ORLANDO, Fla. (Ivanhoe Newswire) — As schools are getting back to full in-person learning for the 2021-2022 school year, school sports are also making a comeback. But before your teen gets back to the swing of things, will you get your child the COVID-19 vaccine? A survey from the Kaiser Family Foundation says nearly one in four parents will definitely not. Ivanhoe has the details on why that can spell trouble, especially for student athletes.
There are more than eight million high school student athletes in the U.S. Of those students …
“One in 300 will carry a form of cardiovascular disease that predisposes them to have a risk of sudden cardiac arrest,” explained Gul Dadlani, MD, Chief of Pediatric Cardiology at Nemours Children’s Hospital.
And having COVID could put them at greater risk including those who never had heart problems before.
“COVID can affect the heart and you don’t have to be that symptomatic to have issues within your heart muscles,” continue Dr. Dadlani.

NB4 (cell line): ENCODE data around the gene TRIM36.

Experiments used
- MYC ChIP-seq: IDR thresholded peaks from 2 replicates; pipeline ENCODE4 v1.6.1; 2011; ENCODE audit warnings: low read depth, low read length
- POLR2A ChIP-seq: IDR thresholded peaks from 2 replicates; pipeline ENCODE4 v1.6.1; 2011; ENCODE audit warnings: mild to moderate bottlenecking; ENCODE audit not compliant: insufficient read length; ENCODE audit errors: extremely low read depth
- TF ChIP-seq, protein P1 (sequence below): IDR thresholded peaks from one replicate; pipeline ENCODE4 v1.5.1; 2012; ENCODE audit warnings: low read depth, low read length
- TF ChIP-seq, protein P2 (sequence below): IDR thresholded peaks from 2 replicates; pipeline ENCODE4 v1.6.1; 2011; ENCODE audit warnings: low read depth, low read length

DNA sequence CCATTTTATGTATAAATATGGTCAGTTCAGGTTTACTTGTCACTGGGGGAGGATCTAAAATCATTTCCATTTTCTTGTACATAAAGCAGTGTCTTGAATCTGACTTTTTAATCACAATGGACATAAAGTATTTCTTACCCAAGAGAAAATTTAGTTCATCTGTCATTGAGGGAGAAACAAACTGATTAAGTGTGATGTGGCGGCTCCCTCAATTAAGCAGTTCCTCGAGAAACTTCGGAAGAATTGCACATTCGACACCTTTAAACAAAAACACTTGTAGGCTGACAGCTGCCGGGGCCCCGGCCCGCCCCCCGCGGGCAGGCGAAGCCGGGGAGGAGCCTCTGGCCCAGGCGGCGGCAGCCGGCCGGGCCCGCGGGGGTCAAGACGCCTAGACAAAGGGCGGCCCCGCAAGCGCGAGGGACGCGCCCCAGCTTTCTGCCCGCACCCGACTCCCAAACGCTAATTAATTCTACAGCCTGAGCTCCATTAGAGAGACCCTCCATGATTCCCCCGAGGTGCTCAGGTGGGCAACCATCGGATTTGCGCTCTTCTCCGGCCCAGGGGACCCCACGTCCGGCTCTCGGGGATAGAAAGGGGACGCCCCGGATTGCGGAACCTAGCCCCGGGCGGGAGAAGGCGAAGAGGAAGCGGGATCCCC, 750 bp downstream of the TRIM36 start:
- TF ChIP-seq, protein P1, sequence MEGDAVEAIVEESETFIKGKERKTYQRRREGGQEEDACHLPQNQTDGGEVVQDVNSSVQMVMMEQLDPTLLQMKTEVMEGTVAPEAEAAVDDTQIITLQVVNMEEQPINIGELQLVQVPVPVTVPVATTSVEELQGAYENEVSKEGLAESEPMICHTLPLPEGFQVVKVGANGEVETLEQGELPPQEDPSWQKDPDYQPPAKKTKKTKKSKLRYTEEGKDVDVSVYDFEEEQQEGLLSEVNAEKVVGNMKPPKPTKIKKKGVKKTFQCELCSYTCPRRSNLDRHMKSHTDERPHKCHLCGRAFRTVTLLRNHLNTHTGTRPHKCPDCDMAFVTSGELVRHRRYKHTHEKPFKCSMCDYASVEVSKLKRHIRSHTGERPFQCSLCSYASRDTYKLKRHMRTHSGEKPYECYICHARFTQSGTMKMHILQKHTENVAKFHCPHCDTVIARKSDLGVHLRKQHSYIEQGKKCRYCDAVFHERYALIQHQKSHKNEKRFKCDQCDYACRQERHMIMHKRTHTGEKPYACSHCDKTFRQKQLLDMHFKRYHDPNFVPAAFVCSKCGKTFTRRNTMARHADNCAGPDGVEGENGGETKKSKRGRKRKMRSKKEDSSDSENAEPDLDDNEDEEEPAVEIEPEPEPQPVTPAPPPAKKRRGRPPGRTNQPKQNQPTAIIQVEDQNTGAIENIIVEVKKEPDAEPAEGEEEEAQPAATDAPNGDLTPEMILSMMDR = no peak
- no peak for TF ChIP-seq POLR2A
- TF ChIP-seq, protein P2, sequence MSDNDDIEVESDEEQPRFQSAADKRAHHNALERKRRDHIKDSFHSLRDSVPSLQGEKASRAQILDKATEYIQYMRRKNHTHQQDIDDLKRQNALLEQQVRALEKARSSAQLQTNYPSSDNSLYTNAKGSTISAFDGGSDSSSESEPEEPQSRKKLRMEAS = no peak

A study from The Ohio State University found 15 percent of athletes who had mild symptoms of COVID, or were asymptomatic, showed signs of heart inflammation as they recovered. Overexerting the heart while it’s inflamed can lead to major complications, sudden cardiac arrest, and even death. Watch out for chest pain, shortness of breath, and dizziness after the quarantine period.
“Those are always red flags that warrant a follow-up with their pediatrician and/or pediatric cardiologist,” Dr. Dadlani stated.
Also, make a graduated return to play. Don’t push yourself to practice or play right after COVID recovery. Check with your doctor to see if the heart inflammation has cleared before returning to play.
Another recommendation is to perform a heart EKG on athletes before they even take part in team sports. This screening is typically not included in a sport physical but doing one may find heart abnormalities that can lead to sudden cardiac arrest or even death. Recent research shows a rare side effect of the COVID-19 vaccine is heart inflammation, but CDC officials say the benefits of getting the COVID vaccine still outweighs the risks.